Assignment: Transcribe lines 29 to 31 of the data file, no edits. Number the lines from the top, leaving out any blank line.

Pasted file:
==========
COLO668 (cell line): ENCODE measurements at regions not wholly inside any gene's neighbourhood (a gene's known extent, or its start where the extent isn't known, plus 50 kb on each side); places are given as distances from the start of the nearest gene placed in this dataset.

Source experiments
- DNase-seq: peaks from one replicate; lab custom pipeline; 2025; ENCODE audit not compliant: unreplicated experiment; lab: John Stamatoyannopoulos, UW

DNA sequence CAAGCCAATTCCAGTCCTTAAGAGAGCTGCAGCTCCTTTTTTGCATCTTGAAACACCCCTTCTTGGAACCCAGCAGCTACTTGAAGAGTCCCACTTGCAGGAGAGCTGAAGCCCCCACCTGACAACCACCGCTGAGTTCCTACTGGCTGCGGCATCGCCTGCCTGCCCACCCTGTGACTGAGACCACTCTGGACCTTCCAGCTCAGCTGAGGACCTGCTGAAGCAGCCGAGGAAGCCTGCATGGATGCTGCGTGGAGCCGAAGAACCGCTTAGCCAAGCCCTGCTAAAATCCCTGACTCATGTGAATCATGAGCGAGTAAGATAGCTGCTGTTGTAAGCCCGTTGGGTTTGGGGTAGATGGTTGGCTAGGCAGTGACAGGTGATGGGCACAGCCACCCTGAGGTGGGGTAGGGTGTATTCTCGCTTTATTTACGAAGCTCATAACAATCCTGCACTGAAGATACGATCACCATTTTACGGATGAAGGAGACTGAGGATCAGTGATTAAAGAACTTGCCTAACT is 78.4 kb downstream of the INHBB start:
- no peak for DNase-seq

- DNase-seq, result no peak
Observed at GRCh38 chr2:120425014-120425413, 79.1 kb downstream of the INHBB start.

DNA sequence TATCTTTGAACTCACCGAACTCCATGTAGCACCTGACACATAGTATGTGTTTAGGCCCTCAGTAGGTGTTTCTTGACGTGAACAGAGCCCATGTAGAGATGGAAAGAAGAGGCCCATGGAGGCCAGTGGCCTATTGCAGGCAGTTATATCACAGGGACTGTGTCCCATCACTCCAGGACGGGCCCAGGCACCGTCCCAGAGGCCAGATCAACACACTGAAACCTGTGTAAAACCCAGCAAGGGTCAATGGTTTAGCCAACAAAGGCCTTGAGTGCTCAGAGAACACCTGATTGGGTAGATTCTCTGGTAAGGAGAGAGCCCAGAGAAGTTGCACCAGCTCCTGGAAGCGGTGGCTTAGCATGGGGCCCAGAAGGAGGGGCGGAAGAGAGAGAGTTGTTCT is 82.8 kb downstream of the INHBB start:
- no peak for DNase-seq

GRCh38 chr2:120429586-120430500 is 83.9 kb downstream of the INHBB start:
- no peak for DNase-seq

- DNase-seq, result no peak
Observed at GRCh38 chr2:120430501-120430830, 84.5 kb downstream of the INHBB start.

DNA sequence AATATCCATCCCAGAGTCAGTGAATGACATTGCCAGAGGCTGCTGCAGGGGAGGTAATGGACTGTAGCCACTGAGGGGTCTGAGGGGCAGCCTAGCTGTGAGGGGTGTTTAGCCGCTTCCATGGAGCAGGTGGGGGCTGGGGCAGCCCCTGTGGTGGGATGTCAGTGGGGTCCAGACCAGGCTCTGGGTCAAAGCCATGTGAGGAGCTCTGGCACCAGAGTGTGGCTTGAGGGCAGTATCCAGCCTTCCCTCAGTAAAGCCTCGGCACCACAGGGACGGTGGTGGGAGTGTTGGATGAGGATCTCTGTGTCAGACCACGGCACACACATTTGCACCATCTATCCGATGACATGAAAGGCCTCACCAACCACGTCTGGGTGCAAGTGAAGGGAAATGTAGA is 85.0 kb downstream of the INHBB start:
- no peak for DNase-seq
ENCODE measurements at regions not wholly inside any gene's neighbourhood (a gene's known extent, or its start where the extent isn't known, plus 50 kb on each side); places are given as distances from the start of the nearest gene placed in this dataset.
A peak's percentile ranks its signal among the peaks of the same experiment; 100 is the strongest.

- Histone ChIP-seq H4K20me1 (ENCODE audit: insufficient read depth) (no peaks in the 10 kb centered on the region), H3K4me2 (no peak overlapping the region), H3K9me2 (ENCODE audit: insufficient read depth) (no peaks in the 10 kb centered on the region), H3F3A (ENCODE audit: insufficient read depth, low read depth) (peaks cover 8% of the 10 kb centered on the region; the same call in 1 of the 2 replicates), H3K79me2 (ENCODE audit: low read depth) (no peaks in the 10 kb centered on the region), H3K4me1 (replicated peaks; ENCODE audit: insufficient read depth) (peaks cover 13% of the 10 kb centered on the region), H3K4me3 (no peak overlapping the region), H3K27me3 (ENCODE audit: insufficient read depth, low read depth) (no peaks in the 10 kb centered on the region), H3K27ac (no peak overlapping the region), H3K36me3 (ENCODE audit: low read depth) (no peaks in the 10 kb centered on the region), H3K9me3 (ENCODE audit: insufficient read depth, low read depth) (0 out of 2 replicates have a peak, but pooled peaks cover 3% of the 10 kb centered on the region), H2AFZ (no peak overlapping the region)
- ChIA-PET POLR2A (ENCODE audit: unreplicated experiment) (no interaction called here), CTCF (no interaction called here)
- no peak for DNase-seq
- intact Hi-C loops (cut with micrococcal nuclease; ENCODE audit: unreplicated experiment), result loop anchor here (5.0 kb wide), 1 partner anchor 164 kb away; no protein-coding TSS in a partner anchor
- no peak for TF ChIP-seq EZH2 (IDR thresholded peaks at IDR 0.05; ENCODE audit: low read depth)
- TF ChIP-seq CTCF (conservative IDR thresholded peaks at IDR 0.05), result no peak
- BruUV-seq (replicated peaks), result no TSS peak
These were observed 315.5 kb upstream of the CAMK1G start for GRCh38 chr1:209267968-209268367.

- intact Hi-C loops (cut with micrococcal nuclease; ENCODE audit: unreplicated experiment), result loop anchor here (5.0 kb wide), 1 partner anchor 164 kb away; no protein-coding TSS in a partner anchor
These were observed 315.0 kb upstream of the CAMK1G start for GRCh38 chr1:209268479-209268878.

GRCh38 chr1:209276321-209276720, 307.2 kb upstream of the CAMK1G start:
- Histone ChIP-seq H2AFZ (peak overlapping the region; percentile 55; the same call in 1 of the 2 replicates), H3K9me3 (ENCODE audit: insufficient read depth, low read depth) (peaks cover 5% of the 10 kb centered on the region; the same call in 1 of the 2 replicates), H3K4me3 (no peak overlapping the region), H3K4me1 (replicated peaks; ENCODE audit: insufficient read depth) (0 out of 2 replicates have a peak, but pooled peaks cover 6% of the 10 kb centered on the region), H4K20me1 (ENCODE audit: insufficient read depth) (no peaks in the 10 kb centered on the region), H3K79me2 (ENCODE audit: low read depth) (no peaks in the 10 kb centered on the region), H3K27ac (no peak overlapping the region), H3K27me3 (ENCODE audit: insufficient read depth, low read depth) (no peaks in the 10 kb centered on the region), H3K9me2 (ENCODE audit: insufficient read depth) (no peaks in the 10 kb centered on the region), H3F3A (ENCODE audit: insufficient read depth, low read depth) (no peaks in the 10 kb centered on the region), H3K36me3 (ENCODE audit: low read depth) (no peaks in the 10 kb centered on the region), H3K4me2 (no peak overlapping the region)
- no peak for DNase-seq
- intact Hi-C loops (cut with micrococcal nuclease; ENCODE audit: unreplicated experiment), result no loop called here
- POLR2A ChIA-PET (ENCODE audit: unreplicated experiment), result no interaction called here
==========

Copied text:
- Histone ChIP-seq H2AFZ (peak overlapping the region; percentile 55; the same call in 1 of the 2 replicates), H3K9me3 (ENCODE audit: insufficient read depth, low read depth) (peaks cover 5% of the 10 kb centered on the region; the same call in 1 of the 2 replicates), H3K4me3 (no peak overlapping the region), H3K4me1 (replicated peaks; ENCODE audit: insufficient read depth) (0 out of 2 replicates have a peak, but pooled peaks cover 6% of the 10 kb centered on the region), H4K20me1 (ENCODE audit: insufficient read depth) (no peaks in the 10 kb centered on the region), H3K79me2 (ENCODE audit: low read depth) (no peaks in the 10 kb centered on the region), H3K27ac (no peak overlapping the region), H3K27me3 (ENCODE audit: insufficient read depth, low read depth) (no peaks in the 10 kb centered on the region), H3K9me2 (ENCODE audit: insufficient read depth) (no peaks in the 10 kb centered on the region), H3F3A (ENCODE audit: insufficient read depth, low read depth) (no peaks in the 10 kb centered on the region), H3K36me3 (ENCODE audit: low read depth) (no peaks in the 10 kb centered on the region), H3K4me2 (no peak overlapping the region)
- no peak for DNase-seq
- intact Hi-C loops (cut with micrococcal nuclease; ENCODE audit: unreplicated experiment), result no loop called here